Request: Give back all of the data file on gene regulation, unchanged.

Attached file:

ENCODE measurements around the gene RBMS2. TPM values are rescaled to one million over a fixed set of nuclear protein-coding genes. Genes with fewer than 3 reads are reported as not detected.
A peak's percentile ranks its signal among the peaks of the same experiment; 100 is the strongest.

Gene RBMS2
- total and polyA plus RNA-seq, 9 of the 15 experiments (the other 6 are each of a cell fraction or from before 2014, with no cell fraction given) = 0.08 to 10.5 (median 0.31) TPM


ENCODE measurements around the gene RBMS2. TPM values are rescaled to one million over a fixed set of nuclear protein-coding genes. Genes with fewer than 3 reads are reported as not detected.
A peak's percentile ranks its signal among the peaks of the same experiment; 100 is the strongest.

Gene RBMS2
- total and polyA plus RNA-seq, 9 of the 15 experiments (the other 6 are each of a cell fraction or from before 2014, with no cell fraction given) = 0.08 to 10.5 (median 0.31) TPM